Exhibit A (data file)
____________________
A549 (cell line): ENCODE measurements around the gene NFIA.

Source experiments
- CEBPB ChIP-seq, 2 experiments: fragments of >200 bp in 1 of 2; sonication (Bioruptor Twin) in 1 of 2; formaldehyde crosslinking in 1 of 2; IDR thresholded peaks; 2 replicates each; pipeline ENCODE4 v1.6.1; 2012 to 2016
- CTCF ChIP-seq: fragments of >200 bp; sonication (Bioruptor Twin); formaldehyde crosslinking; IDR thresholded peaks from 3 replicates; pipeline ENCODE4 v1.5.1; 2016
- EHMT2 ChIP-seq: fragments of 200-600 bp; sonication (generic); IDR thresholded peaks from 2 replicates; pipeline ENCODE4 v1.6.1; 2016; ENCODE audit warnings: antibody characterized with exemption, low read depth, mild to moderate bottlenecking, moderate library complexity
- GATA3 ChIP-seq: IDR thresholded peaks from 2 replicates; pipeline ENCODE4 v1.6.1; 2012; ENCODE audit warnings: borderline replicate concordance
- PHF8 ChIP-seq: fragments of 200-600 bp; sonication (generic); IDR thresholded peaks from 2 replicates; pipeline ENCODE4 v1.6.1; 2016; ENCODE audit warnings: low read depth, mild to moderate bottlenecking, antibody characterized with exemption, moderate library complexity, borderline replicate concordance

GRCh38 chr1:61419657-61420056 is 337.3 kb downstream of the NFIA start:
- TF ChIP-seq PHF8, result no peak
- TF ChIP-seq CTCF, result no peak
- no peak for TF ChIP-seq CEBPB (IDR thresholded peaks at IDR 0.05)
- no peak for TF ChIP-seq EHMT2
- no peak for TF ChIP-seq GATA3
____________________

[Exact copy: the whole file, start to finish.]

A549 (cell line): ENCODE measurements around the gene NFIA.

Source experiments
- CEBPB ChIP-seq, 2 experiments: fragments of >200 bp in 1 of 2; sonication (Bioruptor Twin) in 1 of 2; formaldehyde crosslinking in 1 of 2; IDR thresholded peaks; 2 replicates each; pipeline ENCODE4 v1.6.1; 2012 to 2016
- CTCF ChIP-seq: fragments of >200 bp; sonication (Bioruptor Twin); formaldehyde crosslinking; IDR thresholded peaks from 3 replicates; pipeline ENCODE4 v1.5.1; 2016
- EHMT2 ChIP-seq: fragments of 200-600 bp; sonication (generic); IDR thresholded peaks from 2 replicates; pipeline ENCODE4 v1.6.1; 2016; ENCODE audit warnings: antibody characterized with exemption, low read depth, mild to moderate bottlenecking, moderate library complexity
- GATA3 ChIP-seq: IDR thresholded peaks from 2 replicates; pipeline ENCODE4 v1.6.1; 2012; ENCODE audit warnings: borderline replicate concordance
- PHF8 ChIP-seq: fragments of 200-600 bp; sonication (generic); IDR thresholded peaks from 2 replicates; pipeline ENCODE4 v1.6.1; 2016; ENCODE audit warnings: low read depth, mild to moderate bottlenecking, antibody characterized with exemption, moderate library complexity, borderline replicate concordance

GRCh38 chr1:61419657-61420056 is 337.3 kb downstream of the NFIA start:
- TF ChIP-seq PHF8, result no peak
- TF ChIP-seq CTCF, result no peak
- no peak for TF ChIP-seq CEBPB (IDR thresholded peaks at IDR 0.05)
- no peak for TF ChIP-seq EHMT2
- no peak for TF ChIP-seq GATA3